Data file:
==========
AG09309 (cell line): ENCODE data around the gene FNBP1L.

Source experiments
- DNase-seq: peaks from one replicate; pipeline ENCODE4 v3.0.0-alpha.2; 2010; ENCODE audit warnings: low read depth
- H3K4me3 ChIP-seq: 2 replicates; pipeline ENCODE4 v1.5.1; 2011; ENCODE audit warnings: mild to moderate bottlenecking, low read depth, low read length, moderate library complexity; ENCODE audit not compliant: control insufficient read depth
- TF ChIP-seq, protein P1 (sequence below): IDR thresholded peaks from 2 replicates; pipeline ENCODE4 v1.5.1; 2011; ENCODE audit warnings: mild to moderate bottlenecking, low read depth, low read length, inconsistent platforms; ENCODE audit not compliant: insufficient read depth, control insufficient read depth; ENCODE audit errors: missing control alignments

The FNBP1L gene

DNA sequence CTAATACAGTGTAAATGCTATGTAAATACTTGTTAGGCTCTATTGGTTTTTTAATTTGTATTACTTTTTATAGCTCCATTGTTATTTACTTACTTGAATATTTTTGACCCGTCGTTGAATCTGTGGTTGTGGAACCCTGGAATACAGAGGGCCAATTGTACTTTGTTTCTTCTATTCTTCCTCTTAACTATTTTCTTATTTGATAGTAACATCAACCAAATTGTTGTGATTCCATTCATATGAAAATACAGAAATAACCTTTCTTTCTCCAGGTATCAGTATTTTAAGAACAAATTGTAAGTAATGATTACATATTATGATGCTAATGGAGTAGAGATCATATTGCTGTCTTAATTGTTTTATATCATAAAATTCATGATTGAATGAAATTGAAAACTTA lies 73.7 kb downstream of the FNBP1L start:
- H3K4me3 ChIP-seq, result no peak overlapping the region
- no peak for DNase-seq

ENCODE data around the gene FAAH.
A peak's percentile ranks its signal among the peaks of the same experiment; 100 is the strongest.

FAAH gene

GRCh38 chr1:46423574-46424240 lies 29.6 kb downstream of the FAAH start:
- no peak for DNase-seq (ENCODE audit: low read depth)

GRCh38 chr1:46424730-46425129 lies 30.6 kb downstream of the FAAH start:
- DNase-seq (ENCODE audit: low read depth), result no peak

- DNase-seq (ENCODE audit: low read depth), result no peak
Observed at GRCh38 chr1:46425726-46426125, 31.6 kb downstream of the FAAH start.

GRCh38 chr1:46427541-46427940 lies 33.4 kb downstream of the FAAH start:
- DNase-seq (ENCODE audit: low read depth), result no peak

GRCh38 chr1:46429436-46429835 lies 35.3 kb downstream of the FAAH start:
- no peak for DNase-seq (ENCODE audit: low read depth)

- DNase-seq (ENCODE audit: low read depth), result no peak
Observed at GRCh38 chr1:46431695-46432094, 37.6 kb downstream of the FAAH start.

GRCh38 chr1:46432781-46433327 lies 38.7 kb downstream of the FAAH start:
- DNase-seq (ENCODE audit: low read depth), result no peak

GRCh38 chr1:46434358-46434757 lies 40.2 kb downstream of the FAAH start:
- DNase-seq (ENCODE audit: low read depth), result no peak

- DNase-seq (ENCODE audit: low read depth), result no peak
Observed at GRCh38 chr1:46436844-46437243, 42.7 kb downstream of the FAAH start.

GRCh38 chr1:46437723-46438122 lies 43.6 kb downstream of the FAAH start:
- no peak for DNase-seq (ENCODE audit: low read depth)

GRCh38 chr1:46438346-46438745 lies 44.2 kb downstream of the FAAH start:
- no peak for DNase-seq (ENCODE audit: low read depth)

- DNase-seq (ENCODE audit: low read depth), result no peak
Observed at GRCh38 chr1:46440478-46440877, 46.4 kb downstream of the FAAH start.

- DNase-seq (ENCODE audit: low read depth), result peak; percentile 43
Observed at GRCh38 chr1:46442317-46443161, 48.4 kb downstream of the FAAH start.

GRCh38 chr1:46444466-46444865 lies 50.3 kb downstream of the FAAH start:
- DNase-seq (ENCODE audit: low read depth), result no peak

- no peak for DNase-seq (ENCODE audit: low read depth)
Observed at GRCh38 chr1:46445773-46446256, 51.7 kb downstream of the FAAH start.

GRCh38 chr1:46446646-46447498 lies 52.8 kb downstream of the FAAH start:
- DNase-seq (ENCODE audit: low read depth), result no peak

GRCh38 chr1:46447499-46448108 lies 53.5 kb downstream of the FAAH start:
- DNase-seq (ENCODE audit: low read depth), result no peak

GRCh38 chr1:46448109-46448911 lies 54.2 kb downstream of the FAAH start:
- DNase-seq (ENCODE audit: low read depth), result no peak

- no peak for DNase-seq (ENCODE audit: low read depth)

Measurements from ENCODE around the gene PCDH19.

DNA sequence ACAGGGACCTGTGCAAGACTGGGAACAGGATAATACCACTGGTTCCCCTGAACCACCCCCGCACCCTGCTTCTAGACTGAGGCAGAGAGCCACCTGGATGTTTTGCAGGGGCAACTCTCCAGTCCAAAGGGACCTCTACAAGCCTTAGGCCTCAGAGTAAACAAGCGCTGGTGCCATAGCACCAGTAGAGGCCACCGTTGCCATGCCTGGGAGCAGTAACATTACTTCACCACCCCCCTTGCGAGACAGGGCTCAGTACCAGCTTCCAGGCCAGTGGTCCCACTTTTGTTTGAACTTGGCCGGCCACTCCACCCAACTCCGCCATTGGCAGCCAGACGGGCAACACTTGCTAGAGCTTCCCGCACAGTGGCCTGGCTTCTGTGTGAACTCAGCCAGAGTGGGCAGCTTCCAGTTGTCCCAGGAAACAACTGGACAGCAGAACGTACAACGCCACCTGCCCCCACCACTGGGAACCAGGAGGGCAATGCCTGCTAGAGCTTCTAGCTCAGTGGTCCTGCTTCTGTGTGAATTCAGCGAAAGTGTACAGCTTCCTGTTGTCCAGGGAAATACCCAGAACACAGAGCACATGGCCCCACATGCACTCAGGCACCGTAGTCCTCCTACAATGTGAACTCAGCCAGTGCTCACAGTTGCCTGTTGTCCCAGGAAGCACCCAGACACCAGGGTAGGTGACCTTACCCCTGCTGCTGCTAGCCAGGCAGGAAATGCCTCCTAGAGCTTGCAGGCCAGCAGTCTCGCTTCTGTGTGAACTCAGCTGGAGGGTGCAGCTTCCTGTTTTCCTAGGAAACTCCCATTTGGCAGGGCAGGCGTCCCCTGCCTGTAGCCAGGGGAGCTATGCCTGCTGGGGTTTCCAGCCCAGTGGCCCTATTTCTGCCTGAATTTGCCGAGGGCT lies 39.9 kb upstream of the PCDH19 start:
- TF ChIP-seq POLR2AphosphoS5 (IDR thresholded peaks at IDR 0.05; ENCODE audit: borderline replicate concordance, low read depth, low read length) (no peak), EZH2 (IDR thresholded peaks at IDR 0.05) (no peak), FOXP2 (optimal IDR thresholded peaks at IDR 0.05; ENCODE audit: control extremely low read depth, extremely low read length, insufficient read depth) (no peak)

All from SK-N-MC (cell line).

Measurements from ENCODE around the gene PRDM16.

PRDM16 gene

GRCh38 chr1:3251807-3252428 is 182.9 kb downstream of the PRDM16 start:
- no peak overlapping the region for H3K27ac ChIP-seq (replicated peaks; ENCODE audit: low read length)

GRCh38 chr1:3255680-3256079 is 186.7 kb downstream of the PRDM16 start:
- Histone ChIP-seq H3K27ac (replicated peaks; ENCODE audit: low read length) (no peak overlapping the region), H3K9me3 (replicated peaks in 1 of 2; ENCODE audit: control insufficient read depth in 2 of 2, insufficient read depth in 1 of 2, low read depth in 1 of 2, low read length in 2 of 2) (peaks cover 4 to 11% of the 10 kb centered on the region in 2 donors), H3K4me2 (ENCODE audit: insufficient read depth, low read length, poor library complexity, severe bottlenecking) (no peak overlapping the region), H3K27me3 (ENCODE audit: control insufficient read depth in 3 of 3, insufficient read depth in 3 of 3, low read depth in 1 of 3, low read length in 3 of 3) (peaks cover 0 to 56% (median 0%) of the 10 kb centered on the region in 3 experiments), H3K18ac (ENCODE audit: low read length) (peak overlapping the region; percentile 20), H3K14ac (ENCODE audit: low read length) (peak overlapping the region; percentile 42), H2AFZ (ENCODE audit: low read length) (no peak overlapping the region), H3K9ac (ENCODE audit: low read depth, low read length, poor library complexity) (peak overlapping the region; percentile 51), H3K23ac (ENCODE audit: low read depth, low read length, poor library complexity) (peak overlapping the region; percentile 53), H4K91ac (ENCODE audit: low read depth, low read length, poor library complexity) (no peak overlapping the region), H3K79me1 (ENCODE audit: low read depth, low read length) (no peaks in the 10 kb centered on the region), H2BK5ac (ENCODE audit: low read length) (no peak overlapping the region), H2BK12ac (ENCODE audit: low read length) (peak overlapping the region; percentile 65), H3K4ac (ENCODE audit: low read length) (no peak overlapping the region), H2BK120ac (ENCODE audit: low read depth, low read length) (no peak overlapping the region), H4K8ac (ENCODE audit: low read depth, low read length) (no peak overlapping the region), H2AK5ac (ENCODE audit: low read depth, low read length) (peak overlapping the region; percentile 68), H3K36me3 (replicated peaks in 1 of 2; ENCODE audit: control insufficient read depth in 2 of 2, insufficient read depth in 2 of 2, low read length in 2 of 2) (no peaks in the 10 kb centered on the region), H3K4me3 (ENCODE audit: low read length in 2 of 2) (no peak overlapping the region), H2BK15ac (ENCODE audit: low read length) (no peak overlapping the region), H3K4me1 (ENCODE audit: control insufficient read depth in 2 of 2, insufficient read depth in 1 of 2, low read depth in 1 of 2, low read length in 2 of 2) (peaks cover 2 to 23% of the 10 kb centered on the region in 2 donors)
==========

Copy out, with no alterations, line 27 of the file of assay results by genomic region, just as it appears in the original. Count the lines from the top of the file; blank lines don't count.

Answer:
GRCh38 chr1:46434358-46434757 lies 40.2 kb downstream of the FAAH start: